Wills and lasting powers of attorney (‘LPAs’) are typically associated with later life, but should be considered at all ages and reviewed on any change of personal or financial circumstances.
A will (often in conjunction with an accompanying informal letter) ensures that, after death, a person’s estate is distributed in accordance with his or her wishes. As well as ensuring the correct succession plan is implemented, well-drafted testamentary documents may enable substantial tax savings through careful use of relevant reliefs and exemptions on death, and/or the creation of flexible ongoing trusts.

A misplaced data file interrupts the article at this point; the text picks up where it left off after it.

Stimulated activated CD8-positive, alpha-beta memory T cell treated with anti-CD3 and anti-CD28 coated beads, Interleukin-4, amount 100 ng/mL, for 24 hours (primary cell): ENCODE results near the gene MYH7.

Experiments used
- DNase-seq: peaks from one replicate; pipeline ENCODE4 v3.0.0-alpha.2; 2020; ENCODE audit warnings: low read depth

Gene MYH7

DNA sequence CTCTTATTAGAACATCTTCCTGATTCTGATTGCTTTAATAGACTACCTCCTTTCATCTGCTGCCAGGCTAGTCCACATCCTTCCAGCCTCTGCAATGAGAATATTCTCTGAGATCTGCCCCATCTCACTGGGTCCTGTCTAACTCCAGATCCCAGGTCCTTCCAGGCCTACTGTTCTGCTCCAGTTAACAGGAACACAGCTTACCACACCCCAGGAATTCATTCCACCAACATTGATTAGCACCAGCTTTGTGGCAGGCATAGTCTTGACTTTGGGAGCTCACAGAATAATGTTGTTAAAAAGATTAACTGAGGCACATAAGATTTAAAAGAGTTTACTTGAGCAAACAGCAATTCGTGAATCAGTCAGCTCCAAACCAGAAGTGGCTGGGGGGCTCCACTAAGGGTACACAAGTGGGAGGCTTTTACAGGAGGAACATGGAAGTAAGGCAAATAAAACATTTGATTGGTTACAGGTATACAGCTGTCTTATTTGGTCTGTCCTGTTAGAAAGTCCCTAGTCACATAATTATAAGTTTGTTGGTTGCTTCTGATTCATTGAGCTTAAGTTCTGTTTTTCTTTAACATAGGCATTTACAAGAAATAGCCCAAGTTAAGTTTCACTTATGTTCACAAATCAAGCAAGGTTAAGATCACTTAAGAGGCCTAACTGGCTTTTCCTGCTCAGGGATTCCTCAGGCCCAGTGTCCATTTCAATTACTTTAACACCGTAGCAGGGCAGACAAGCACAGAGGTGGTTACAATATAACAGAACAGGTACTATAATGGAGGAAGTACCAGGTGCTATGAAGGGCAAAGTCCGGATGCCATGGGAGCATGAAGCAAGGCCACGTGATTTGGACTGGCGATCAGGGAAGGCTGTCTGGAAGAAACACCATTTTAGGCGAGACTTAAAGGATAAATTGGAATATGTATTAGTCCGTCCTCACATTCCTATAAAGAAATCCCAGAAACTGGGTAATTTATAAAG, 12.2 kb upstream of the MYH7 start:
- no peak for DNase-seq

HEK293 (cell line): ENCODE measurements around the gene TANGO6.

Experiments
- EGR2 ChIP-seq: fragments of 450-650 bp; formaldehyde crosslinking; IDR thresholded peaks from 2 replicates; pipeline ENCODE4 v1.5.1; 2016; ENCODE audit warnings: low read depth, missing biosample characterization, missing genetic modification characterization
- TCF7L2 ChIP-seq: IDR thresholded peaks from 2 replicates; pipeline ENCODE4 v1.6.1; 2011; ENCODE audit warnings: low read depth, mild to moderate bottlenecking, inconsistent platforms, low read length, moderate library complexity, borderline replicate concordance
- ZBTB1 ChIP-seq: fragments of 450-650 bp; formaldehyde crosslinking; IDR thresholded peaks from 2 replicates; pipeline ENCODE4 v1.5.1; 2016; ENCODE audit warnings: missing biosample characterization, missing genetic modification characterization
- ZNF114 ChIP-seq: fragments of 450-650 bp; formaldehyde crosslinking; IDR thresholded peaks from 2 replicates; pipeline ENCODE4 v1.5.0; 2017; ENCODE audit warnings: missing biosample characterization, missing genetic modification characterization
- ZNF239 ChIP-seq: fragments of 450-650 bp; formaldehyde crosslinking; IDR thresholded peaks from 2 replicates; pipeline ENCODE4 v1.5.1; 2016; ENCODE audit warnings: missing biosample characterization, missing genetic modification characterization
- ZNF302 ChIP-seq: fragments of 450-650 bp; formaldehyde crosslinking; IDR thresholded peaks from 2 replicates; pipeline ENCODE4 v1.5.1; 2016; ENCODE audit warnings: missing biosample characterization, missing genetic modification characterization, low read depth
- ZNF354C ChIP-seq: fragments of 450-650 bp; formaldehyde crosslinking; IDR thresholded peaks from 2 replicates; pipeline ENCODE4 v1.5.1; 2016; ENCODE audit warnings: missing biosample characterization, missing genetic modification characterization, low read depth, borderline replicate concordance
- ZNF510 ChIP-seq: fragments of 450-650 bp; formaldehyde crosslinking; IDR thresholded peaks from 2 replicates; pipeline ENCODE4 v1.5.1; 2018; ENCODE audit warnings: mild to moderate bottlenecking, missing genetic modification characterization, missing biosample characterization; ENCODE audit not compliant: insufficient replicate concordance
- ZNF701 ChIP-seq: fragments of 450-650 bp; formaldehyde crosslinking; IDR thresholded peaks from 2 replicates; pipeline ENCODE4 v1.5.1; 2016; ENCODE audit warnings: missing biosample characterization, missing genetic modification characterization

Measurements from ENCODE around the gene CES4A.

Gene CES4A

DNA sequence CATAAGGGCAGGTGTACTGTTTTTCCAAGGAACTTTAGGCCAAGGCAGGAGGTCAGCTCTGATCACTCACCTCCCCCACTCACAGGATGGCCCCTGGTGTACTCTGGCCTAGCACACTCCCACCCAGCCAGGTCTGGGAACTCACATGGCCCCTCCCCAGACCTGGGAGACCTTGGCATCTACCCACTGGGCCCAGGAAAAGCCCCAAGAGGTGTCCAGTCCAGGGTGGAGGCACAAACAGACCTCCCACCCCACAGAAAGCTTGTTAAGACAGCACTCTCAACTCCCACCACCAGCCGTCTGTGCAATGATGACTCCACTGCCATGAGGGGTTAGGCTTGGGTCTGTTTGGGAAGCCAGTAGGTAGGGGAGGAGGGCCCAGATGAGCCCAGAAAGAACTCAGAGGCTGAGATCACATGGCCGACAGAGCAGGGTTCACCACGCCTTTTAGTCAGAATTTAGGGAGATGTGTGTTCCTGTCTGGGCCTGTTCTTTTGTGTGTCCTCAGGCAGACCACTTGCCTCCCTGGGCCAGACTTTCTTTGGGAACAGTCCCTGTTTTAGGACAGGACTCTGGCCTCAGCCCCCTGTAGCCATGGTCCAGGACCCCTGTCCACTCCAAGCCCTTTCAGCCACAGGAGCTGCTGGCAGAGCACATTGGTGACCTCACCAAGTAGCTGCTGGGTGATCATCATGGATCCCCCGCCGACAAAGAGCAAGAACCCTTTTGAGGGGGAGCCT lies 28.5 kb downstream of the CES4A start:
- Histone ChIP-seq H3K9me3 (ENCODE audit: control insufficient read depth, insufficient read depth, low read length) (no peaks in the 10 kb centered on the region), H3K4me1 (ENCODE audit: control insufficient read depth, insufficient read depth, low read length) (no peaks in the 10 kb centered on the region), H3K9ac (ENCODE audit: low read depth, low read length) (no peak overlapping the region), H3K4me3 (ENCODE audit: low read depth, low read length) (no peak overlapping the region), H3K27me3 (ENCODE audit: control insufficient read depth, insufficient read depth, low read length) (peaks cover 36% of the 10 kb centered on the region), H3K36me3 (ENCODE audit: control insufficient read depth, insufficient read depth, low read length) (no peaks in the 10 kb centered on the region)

An LPA enables the appointment of one or more persons to make decisions on the donor’s behalf (relating either to their medical care or property and financial affairs) if they lose mental capacity. It is also possible to allow a property and financial affairs LPA to subsist prior to loss of capacity if the donor wishes to have another person act for them in particular circumstances or for a period of time
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